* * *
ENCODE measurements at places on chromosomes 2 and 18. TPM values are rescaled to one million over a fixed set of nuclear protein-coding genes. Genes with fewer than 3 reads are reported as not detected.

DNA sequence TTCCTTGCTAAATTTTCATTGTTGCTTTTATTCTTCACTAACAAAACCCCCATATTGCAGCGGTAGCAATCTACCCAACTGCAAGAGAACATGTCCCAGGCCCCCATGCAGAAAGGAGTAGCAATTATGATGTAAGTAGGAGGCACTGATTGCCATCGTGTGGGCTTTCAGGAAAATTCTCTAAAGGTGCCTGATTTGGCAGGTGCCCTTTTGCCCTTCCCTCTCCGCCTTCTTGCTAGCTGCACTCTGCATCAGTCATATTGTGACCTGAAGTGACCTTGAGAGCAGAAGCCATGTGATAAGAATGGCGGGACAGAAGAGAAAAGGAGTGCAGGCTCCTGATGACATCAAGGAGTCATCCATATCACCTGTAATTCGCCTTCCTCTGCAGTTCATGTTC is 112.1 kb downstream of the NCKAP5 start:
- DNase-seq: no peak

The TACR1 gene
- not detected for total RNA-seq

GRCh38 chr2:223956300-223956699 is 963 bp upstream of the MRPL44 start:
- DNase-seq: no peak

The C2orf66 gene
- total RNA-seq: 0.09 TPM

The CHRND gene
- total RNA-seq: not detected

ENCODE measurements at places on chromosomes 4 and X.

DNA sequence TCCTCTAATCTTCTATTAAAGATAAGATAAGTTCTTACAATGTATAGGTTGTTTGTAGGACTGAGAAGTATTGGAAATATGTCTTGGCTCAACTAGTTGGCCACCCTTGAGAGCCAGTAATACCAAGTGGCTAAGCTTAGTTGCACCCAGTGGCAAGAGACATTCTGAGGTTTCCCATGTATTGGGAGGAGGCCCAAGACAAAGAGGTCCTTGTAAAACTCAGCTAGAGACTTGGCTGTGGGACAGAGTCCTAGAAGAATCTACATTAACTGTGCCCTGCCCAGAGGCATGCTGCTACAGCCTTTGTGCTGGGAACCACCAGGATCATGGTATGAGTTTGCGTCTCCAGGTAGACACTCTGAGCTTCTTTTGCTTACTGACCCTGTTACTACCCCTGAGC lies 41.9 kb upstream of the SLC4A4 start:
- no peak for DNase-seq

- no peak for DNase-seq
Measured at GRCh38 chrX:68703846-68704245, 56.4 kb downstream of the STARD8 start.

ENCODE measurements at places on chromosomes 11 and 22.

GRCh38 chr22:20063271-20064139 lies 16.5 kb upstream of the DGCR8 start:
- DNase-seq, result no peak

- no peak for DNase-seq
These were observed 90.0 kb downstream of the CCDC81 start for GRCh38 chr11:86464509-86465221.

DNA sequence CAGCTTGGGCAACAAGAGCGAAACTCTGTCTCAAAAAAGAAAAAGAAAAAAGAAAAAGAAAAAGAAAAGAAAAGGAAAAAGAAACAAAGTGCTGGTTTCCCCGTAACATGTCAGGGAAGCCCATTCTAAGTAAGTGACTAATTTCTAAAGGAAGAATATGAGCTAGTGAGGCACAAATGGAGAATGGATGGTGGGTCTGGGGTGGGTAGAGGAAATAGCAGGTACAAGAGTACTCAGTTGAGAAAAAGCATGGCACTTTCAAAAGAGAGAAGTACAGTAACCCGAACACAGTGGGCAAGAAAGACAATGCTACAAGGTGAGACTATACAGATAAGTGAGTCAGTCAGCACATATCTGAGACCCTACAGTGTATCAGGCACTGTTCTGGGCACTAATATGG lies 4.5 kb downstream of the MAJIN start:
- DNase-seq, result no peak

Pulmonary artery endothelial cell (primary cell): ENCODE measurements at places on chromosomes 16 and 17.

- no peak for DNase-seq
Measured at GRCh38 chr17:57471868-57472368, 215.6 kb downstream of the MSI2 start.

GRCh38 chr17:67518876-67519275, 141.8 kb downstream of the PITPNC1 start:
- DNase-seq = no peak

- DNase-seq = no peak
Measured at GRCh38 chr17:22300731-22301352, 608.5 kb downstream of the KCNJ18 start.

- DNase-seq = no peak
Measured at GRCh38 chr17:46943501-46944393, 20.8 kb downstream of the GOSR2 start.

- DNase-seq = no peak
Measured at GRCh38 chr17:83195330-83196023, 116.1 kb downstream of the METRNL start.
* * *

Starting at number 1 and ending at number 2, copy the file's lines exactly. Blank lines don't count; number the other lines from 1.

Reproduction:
ENCODE measurements at places on chromosomes 2 and 18. TPM values are rescaled to one million over a fixed set of nuclear protein-coding genes. Genes with fewer than 3 reads are reported as not detected.

DNA sequence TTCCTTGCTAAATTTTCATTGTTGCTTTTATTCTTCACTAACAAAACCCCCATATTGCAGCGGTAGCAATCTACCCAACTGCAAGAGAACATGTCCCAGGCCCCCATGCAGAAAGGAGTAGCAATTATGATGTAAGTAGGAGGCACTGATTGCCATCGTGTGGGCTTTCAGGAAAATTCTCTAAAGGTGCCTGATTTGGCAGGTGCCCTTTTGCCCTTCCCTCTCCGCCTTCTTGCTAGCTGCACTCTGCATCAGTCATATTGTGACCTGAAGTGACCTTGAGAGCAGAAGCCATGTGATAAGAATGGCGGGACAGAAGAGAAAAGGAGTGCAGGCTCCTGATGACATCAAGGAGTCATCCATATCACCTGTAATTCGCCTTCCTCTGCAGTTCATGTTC is 112.1 kb downstream of the NCKAP5 start: